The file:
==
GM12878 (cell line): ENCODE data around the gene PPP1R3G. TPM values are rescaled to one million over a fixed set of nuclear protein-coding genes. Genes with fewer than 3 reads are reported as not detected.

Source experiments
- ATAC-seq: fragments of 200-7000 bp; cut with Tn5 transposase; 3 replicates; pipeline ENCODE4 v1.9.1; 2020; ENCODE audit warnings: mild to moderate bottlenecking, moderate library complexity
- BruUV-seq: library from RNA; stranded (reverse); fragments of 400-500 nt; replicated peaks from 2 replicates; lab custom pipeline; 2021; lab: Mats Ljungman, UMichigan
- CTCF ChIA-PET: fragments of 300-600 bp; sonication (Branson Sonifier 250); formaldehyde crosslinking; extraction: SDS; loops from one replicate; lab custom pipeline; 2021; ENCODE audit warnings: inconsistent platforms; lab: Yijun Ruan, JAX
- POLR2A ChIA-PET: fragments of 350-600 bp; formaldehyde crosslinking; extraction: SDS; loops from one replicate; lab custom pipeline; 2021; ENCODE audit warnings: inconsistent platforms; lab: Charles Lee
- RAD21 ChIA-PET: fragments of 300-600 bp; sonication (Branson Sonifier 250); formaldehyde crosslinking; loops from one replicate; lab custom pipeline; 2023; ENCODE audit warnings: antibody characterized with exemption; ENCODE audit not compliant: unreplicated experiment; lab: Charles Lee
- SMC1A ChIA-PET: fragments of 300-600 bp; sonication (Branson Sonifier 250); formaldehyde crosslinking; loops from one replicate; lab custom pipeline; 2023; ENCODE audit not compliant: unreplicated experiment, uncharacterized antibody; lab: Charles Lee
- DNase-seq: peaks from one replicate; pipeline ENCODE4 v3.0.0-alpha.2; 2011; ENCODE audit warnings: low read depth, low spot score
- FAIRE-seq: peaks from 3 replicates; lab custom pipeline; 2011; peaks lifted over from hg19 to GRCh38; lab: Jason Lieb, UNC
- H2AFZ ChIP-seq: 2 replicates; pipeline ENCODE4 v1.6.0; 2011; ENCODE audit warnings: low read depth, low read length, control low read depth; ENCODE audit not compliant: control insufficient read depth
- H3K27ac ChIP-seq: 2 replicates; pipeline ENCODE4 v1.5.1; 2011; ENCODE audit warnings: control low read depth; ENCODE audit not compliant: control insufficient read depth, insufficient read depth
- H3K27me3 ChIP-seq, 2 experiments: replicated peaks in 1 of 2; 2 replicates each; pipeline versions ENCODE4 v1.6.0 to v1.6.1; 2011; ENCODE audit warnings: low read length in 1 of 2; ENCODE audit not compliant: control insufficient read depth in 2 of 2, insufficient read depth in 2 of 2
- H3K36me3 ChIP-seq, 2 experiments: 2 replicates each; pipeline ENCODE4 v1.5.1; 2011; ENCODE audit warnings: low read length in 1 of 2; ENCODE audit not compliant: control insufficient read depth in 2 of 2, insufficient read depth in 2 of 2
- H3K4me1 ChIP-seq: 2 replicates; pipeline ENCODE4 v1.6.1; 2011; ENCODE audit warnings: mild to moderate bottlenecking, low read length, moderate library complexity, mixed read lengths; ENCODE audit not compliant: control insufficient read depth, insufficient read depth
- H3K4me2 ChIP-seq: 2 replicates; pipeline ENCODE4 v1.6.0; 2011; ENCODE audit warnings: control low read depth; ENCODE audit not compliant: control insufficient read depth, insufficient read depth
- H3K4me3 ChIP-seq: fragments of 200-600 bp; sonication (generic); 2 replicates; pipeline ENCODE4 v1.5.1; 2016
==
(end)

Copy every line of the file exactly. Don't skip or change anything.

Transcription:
GM12878 (cell line): ENCODE data around the gene PPP1R3G. TPM values are rescaled to one million over a fixed set of nuclear protein-coding genes. Genes with fewer than 3 reads are reported as not detected.

Source experiments
- ATAC-seq: fragments of 200-7000 bp; cut with Tn5 transposase; 3 replicates; pipeline ENCODE4 v1.9.1; 2020; ENCODE audit warnings: mild to moderate bottlenecking, moderate library complexity
- BruUV-seq: library from RNA; stranded (reverse); fragments of 400-500 nt; replicated peaks from 2 replicates; lab custom pipeline; 2021; lab: Mats Ljungman, UMichigan
- CTCF ChIA-PET: fragments of 300-600 bp; sonication (Branson Sonifier 250); formaldehyde crosslinking; extraction: SDS; loops from one replicate; lab custom pipeline; 2021; ENCODE audit warnings: inconsistent platforms; lab: Yijun Ruan, JAX
- POLR2A ChIA-PET: fragments of 350-600 bp; formaldehyde crosslinking; extraction: SDS; loops from one replicate; lab custom pipeline; 2021; ENCODE audit warnings: inconsistent platforms; lab: Charles Lee
- RAD21 ChIA-PET: fragments of 300-600 bp; sonication (Branson Sonifier 250); formaldehyde crosslinking; loops from one replicate; lab custom pipeline; 2023; ENCODE audit warnings: antibody characterized with exemption; ENCODE audit not compliant: unreplicated experiment; lab: Charles Lee
- SMC1A ChIA-PET: fragments of 300-600 bp; sonication (Branson Sonifier 250); formaldehyde crosslinking; loops from one replicate; lab custom pipeline; 2023; ENCODE audit not compliant: unreplicated experiment, uncharacterized antibody; lab: Charles Lee
- DNase-seq: peaks from one replicate; pipeline ENCODE4 v3.0.0-alpha.2; 2011; ENCODE audit warnings: low read depth, low spot score
- FAIRE-seq: peaks from 3 replicates; lab custom pipeline; 2011; peaks lifted over from hg19 to GRCh38; lab: Jason Lieb, UNC
- H2AFZ ChIP-seq: 2 replicates; pipeline ENCODE4 v1.6.0; 2011; ENCODE audit warnings: low read depth, low read length, control low read depth; ENCODE audit not compliant: control insufficient read depth
- H3K27ac ChIP-seq: 2 replicates; pipeline ENCODE4 v1.5.1; 2011; ENCODE audit warnings: control low read depth; ENCODE audit not compliant: control insufficient read depth, insufficient read depth
- H3K27me3 ChIP-seq, 2 experiments: replicated peaks in 1 of 2; 2 replicates each; pipeline versions ENCODE4 v1.6.0 to v1.6.1; 2011; ENCODE audit warnings: low read length in 1 of 2; ENCODE audit not compliant: control insufficient read depth in 2 of 2, insufficient read depth in 2 of 2
- H3K36me3 ChIP-seq, 2 experiments: 2 replicates each; pipeline ENCODE4 v1.5.1; 2011; ENCODE audit warnings: low read length in 1 of 2; ENCODE audit not compliant: control insufficient read depth in 2 of 2, insufficient read depth in 2 of 2
- H3K4me1 ChIP-seq: 2 replicates; pipeline ENCODE4 v1.6.1; 2011; ENCODE audit warnings: mild to moderate bottlenecking, low read length, moderate library complexity, mixed read lengths; ENCODE audit not compliant: control insufficient read depth, insufficient read depth
- H3K4me2 ChIP-seq: 2 replicates; pipeline ENCODE4 v1.6.0; 2011; ENCODE audit warnings: control low read depth; ENCODE audit not compliant: control insufficient read depth, insufficient read depth
- H3K4me3 ChIP-seq: fragments of 200-600 bp; sonication (generic); 2 replicates; pipeline ENCODE4 v1.5.1; 2016